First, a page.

Something interesting I’m seeing lately. Not so much from my clients & readers (you guys get it), but in comments and on Twitter.
People who want to know “how do I get my share of the attention? How can I get more traffic? More links? How do I get big bloggers to pay attention to me?”
In the 80s there was a great TV ad for the financial firm Smith Barney. Actor John Houseman (in a fabulously arrogant and stuffy way), said “We make money the old-fashioned way. We earn it.”
And that’s how you get attention in social media. Not with a trick or a tool or one of those slimy products that gets you thousands of social media followers without doing any work.
You Get Attention by Earning Attention
I completely realize that this is annoying advice! But it’s the only thing I’ve ever seen that works.
Attention comes from creating Cookie Content that’s valuable in and of itself. It comes from thinking obsessively about your audience (read “customers” if you like), about what they want and need. About how to fill in the “holes” in their knowledge, the things others aren’t helping them with.
And sure, while you’re at it, if you’re going to do the work of creating great content, put a terrific headline on it and let all your pals know so they can promote it. But the “great content” part has to come first.
It’s Not (Completely) a Numbers Game
Tricks and games don’t get you real attention. They get you fake attention. Just like buying an email list gets you thousands of addresses no one is using, the social media “shortcut” tools get you accounts, not people. Not relationships. Not engagement.
(If someone’s telling you then can deliver 2,500 Twitter followers for $99, you have to ask yourself just who would be willing to have his attention sold so cheaply?)
Time after time I’ve seen “little guys” like Naomi and I do better with our small group of fans than the “big guys” do with tens of thousands. Even though it seems like you’d be able to move mountains “if you could just reach the audience that those A-Listers have,” it ain’t necessarily so.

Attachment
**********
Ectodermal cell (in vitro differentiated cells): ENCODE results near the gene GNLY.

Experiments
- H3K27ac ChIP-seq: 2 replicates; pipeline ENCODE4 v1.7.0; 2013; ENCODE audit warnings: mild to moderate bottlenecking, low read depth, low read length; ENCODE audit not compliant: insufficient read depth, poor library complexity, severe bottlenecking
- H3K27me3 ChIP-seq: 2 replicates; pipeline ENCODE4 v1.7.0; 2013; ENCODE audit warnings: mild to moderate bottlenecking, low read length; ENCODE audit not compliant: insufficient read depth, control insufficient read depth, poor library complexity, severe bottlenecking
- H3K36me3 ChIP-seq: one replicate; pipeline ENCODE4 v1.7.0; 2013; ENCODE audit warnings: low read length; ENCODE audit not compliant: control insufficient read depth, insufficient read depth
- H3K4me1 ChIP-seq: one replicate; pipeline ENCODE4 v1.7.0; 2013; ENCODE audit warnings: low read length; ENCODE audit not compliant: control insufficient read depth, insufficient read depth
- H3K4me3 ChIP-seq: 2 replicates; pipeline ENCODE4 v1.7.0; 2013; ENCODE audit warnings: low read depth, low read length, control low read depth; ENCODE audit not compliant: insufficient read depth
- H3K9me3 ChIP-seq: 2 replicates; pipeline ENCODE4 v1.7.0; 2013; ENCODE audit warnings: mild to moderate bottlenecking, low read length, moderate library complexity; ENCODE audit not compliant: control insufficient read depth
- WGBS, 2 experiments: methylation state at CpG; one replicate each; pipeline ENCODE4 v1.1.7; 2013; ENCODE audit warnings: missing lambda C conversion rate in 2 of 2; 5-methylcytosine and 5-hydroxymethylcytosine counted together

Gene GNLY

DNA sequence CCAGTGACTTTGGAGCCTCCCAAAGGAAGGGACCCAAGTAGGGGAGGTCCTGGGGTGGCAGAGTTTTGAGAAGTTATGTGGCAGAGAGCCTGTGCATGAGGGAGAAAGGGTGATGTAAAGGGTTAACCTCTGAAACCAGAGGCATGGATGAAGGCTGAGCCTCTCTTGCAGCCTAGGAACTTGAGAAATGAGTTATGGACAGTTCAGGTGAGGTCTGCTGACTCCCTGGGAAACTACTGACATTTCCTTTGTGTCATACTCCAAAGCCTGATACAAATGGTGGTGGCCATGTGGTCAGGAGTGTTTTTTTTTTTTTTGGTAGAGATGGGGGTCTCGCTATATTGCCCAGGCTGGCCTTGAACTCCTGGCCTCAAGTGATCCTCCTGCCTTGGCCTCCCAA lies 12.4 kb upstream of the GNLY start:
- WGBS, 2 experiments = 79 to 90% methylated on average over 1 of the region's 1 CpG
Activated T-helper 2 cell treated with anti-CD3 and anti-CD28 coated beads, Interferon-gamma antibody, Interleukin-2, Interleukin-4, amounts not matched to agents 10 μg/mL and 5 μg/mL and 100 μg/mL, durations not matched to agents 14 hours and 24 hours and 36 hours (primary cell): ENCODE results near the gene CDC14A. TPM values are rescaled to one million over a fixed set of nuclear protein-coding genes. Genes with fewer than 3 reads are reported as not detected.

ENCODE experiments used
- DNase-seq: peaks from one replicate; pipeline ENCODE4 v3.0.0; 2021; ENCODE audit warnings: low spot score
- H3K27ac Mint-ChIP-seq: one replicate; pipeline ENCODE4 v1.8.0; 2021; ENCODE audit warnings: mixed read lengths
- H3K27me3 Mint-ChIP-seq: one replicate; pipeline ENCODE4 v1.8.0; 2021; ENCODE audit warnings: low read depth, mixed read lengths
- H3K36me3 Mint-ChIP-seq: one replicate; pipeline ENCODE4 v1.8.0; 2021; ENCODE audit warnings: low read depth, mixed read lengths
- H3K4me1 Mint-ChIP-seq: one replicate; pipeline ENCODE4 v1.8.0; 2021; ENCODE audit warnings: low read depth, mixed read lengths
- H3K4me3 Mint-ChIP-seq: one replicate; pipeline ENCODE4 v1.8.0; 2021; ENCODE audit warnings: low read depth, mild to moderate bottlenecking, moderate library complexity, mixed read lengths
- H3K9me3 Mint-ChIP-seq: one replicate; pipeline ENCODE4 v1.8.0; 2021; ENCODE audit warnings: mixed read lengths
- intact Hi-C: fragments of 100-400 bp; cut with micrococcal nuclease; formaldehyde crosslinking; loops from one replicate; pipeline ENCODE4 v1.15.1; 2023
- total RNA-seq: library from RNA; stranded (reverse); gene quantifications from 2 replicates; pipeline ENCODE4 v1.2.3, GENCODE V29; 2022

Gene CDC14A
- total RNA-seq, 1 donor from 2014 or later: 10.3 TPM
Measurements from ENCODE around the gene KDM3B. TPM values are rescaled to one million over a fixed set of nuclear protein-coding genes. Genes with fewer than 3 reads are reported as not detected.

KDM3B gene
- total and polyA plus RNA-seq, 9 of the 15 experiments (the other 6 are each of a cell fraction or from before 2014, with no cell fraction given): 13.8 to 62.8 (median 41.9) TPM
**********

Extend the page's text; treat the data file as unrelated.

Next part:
Now it’s true that if you use the same organic, one-to-one, earthy-crunchy techniques to reach 10,000 people that you did when your list was 100 people, you’ll scale up. As long as you keep showing an authentic self and creating value, you’re going to be in good shape. But when you take shortcuts with your audience, they start tuning you out. The percentage of folks who are really engaged starts to plummet.
Never Let Yourself Be Intimidated
When I was just starting out, I thought the big bloggers were pretty much on Mount Olympus. And here I was at the bottom, just putting my words together and hoping someone noticed.
Now I hang out a little bit with a few of the guys on Mount Olympus, and it turns out they’re just guys after all! (Guess I should have known that, right?)
They have big subscriber numbers, but that didn’t solve all of their problems. Lots of them are broke. (No, in case you’re curious, Brian is not one of the broke ones.) 🙂
Plenty of them struggle with the same things we do. And they have their own set of issues that aren’t always much fun.
If you are truly connecting with your folks, you’re creating a little village of trust and value around your communication. And you’re going to do nicely. It might be a slow climb to get to fame and riches. But you’re on the right path, and it’s going to pay off for your business as much as it pays off in satisfaction.
Keep the faith!
I’ve got email on the brain, so I’ll be writing about it for the next few weeks on Copyblogger. I’d love it, of course, if you swung by and contributed your thoughts in the comments.